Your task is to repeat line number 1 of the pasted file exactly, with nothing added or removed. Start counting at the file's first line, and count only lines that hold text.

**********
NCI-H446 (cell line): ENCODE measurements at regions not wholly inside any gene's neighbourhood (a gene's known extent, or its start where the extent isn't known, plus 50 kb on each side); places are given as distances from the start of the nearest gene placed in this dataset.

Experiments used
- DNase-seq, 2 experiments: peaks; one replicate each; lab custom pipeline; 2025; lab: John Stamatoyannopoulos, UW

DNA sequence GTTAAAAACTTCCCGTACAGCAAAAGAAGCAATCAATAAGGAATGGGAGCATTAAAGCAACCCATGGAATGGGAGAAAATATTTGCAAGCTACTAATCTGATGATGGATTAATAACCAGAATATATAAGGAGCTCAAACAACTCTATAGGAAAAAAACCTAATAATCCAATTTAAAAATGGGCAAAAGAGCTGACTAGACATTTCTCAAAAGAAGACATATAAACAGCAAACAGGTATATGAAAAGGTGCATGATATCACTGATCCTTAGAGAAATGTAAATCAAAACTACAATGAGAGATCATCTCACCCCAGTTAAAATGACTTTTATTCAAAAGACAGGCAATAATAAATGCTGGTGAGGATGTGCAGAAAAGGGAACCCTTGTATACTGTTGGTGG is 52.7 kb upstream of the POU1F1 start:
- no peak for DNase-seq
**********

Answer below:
NCI-H446 (cell line): ENCODE measurements at regions not wholly inside any gene's neighbourhood (a gene's known extent, or its start where the extent isn't known, plus 50 kb on each side); places are given as distances from the start of the nearest gene placed in this dataset.